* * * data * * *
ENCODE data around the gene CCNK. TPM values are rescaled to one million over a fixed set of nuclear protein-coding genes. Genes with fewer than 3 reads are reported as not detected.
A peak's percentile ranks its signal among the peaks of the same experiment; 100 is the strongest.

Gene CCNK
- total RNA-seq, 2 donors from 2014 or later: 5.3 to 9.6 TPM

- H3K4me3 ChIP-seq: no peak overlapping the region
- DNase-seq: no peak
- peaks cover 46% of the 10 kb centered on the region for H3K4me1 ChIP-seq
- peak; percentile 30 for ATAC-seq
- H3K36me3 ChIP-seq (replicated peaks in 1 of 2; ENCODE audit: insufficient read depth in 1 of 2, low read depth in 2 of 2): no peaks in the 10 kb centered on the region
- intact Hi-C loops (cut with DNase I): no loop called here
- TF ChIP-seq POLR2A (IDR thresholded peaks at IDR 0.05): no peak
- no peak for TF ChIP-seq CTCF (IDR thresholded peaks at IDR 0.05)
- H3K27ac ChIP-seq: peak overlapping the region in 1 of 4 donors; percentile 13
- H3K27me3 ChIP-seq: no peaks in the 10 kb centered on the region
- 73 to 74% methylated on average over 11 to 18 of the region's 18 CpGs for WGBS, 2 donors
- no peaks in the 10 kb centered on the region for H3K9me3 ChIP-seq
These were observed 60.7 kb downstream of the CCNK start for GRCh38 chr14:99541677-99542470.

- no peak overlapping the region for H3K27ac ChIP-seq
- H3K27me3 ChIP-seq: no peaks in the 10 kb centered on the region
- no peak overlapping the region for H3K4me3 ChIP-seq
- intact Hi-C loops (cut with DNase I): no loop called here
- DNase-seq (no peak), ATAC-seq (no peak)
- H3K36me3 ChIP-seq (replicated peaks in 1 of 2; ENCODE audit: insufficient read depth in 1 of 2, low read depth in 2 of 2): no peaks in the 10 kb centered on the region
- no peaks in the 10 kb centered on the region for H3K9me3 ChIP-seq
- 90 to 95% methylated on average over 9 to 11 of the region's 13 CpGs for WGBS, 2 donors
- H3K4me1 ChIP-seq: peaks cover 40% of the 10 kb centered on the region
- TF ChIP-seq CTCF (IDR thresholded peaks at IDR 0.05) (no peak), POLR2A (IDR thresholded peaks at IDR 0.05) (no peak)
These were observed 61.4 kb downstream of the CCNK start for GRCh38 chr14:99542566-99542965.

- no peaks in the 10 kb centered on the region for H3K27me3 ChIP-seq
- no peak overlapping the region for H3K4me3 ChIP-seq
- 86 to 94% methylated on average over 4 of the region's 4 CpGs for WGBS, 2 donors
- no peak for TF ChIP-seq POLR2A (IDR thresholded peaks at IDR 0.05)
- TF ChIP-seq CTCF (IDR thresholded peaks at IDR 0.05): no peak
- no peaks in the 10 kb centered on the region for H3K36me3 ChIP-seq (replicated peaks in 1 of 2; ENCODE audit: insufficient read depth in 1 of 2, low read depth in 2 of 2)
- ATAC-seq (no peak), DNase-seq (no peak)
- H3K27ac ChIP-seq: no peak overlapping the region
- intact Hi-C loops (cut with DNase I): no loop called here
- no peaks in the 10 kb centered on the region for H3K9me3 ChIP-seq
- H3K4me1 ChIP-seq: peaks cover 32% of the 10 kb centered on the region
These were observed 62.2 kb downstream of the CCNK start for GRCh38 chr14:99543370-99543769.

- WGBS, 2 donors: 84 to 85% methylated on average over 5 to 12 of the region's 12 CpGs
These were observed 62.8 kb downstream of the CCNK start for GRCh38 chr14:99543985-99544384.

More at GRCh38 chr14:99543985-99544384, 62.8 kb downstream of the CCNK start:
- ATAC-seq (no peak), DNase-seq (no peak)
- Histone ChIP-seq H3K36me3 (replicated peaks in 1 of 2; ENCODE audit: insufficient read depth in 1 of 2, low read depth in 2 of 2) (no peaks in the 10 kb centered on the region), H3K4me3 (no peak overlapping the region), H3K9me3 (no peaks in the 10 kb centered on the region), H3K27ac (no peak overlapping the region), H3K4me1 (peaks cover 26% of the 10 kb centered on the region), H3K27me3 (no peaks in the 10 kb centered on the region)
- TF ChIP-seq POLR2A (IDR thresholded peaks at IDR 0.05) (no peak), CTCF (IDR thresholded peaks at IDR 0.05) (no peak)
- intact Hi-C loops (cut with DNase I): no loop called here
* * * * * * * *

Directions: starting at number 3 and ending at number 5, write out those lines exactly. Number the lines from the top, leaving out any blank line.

Gene CCNK
- total RNA-seq, 2 donors from 2014 or later: 5.3 to 9.6 TPM

- H3K4me3 ChIP-seq: no peak overlapping the region